Though she is sworn to kill her new bridegroom, Nyx actually begins to like Ignifex, and vice versa, and Nyx appreciates that his growing love is based on who she really is (wicked and flawed), not on a false image she's projecting. Nyx has a couple of kissy sessions with Shade, too, feeling inexplicably drawn to him. She tries to keep on task with destroying the Lord, in a suicide mission that involves destroying the castle around her, until she discovers that Arcadia itself is inside the castle, in miniature, which means destroying it will automatically destroy Arcadia. She needs a Plan B. (Have I mentioned how awesome the castle is, in the way it morphs in all physical manners--in both space and time? So much Howl influence.) At one point Nyx is uncovers a room with eight dead bodies: the bodies of Ignifex's other wives. In another room she sees and nearly releases the Children of Typhon--an act that almost kills her. (Here is an example of Shade doing something I don't understand: why did he try to kill her if he loves her?) It turns out that one of Ignifex's primary functions is to prevent the seepage of these demons into Arcadia, where they make people go mad and destroy lives. In yet another room she interacts with a little mini-god, a sparrow who seems to be a guardian angel of sorts, or at least is rooting for her happiness.
 
Nyx asks to go back home to see her family, the Beast allows her, and her sister persuades her to continue with the plan of killing Ignifex, even though Nyx has embraced him as her real husband. Her sister has become a sort of vigilante in her absence--even going so far as to research how to kill the Lord herself. Nyx agrees to go back and kill him. Oh my gosh, I must go back and re-read this, because the rest of the book is fast and complex, and it's a muddle in my brain. There is a re-boot of the universe, which removes everything that has come before it. This results in a sort of alternate-universe portion where Nyx's father has married her aunt, who is now pregnant. Nyx sees different aspects of her family that she had never seen before. She agrees to "marry" Tom Alone in place of her sister in a village festival, so that her sister won't have to spend a year rebuffing real marriage proposals, as is the custom. It turns out that night is the only night that the prince (who is Ignifex) is allowed to be out in the real world. In this universe, Nyx always said she'd marry the prince of the castle, so she wanders up to it, hoping to see him. She encounters the prince with the Masters, and remembers his real name. But it's too late, the Masters inform her: this is the "reset-button" universe, and the original deal he struck with them is no longer valid. Nyx promises that she'll stay with him forever, even in the hellish world he will be relegated to, even though they will torment each other in close quarters and learn to hate each other. She will honor her vow: “Where you go, I shall go; where you die, I shall die, and there will I be buried.”  Her steadfast devotion to him destroys the Masters. She and the prince fall, and fall, forgetting who they are, clinging together only because they know they're supposed to be together. They awaken in a re-booted world, and know only that he is king and they belong together.
 
The re-booted universe. I struggled with whether this was a real problem in the structure of the novel. It was a detail that left me wondering whether the plot was a near-miss for me. There are practical problems with hitting a reset button: if time is genuinely unwound, how does Nyx have the memory of being Ignifex's wife? Of needing to know his name? Of knowing that knowing his name should help? How do they feel that married bond together at the end? But in a purely literary sense, the re-boot makes every single thing that happened before it a red herring: Shade never existed, the eight wives never married Ignifex and died, the prince's kingdom was never under the parchment dome. And then we ask ourselves, for instance, "Why were we introduced to the wives at all?" Their meaning seems to be erased. On the other hand, there's a lovely metaphor of the two characters being reborn through this experience. Of letting go of their mistakes, accepting their flaws, and reaching for happiness.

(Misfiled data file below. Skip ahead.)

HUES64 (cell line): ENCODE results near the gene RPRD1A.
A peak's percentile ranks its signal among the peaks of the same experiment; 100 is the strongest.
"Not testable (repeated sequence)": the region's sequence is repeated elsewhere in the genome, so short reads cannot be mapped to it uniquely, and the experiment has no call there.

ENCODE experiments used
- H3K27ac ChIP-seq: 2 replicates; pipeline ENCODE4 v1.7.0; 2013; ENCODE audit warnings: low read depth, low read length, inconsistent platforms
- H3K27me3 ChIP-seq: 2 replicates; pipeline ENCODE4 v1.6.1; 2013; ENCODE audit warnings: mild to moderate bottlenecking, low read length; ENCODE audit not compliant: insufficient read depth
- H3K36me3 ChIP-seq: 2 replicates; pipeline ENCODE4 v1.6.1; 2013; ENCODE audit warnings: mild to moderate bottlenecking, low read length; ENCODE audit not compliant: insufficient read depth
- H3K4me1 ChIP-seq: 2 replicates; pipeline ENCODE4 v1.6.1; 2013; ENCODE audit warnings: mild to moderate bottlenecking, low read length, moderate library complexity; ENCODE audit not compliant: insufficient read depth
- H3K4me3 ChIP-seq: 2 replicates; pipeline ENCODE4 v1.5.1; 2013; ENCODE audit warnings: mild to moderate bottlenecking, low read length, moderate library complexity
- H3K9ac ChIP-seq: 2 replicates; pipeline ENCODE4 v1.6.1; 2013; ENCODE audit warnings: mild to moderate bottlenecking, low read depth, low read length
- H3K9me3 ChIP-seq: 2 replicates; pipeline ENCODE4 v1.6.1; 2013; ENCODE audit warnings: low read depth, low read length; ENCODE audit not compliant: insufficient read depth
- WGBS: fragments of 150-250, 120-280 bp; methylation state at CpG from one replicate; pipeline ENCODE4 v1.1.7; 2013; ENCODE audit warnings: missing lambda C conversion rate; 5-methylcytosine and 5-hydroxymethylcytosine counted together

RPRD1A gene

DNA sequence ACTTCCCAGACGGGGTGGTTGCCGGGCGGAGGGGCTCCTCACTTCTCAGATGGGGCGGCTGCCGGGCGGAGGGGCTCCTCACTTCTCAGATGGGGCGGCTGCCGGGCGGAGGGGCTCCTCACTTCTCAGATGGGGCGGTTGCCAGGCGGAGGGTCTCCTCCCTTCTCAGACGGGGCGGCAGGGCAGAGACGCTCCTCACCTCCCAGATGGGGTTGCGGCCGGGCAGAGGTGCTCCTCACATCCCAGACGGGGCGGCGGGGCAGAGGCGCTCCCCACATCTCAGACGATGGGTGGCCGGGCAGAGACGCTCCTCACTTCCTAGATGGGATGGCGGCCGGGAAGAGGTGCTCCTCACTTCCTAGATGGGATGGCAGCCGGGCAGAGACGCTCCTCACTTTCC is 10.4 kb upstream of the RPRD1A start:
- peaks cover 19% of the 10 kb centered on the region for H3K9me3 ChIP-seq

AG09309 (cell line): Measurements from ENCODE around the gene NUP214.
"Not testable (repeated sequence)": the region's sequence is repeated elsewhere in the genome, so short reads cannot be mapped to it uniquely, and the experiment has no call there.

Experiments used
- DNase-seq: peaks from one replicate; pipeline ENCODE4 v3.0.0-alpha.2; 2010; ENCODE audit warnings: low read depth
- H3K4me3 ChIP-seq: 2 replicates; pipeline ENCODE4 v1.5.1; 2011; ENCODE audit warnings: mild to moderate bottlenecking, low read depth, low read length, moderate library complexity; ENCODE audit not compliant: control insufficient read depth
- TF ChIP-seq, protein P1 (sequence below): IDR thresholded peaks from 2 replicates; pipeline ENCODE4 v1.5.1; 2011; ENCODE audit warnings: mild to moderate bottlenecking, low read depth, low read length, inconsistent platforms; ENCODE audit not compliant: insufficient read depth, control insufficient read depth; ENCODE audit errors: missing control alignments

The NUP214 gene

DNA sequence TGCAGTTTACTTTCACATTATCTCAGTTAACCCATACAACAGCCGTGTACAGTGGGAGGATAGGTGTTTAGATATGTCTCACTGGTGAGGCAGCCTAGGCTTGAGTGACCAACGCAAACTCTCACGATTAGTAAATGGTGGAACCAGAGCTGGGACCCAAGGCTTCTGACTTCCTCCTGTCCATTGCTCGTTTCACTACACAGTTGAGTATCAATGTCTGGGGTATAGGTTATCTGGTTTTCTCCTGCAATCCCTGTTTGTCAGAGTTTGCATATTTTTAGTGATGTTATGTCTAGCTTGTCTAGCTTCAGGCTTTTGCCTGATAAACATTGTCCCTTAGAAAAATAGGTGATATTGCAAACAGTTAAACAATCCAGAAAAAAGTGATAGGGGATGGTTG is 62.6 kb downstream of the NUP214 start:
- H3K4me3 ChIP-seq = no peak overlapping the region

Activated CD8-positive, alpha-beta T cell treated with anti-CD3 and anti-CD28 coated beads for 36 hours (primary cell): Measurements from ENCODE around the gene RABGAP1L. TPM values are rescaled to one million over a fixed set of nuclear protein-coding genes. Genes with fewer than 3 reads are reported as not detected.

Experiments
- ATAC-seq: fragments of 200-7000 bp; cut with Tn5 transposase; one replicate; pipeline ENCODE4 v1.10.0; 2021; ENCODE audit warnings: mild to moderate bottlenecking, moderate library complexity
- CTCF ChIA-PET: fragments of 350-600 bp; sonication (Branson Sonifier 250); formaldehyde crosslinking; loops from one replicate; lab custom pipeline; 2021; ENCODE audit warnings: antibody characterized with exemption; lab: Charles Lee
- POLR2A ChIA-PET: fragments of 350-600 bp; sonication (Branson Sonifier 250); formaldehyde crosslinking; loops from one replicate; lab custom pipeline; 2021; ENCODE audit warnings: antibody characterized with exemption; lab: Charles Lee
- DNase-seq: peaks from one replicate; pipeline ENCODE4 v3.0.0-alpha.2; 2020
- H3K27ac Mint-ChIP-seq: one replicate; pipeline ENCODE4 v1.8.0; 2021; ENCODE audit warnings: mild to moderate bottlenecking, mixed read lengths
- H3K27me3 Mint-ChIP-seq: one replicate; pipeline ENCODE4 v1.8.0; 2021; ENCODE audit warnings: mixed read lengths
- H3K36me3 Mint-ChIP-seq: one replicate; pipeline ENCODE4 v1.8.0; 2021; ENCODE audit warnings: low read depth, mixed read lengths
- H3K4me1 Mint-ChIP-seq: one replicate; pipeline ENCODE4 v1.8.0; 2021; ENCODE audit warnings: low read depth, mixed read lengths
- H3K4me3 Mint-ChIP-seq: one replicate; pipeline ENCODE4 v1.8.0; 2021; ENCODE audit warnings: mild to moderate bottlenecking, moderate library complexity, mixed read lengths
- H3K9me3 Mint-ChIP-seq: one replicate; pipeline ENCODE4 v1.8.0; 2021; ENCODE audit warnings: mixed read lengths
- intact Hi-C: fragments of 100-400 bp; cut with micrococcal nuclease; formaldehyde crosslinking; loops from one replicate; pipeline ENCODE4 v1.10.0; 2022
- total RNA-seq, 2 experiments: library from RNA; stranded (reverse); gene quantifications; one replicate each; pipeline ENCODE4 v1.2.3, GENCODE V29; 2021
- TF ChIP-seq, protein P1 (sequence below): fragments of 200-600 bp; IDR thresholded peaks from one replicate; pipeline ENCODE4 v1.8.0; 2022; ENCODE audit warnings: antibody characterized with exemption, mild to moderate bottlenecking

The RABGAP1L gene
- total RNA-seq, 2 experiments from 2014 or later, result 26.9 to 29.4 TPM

The visit home. The agreement with Astraia was simply not believable. Why did Nyx acquiesce to her sister's demands? Why didn't she express worry that only the Gentle Lord is holding back the children of Typhon? Why doesn't she even once ask Astraia how killing Ignifex fully avenges their mother, given that father had a part in shaping the curse, too? Why doesn't she once mention what she learned about bargains--the fundamental arrogance of people who make them? And especially: why doesn't she say that Ignifex himself is a slave and the Masters choose whom he should bargain with?

 
Shade. This is not really a case of good half/bad half, because Shade does some inexplicably cruel things. I was never sure sure why he tried to seduce and kill each of the wives, given that he had the knowledge of how to reunite the two halves of his soul. Like some other readers, I found it out of character that Nyx trusted him so quickly, and that she filled in a heroic backstory for him even though he couldn't speak to corroborate it. 
 
The Edward Cullen factor. We do sort of have another very old guy (900 years in this case) falling for a seventeen-year-old girl--a plot device that I always find a little creepy. In this case it's a little better than Edward and Bella. In Twilight, Edward lived in the real world on a daily basis, interacting with people, studying in school, and Bella was a vapid, boring girl by any standard. His attraction to her made no sense to me, given how vastly different their life experience must have been. In Cruel Beauty, I suppose you could argue that Ignifex has been sequestered away, almost all alone (although he does have human interactions while making bargains, including dalliances with lovely women), which might make him somewhat stunted, and Nyx is resourceful and smart for her age.
 
In sum. This is a talented debut, an engrossing story, and an impressive effort at a complex narrative. I'm torn about whether I think the ending hurt everything Hodge had built until then.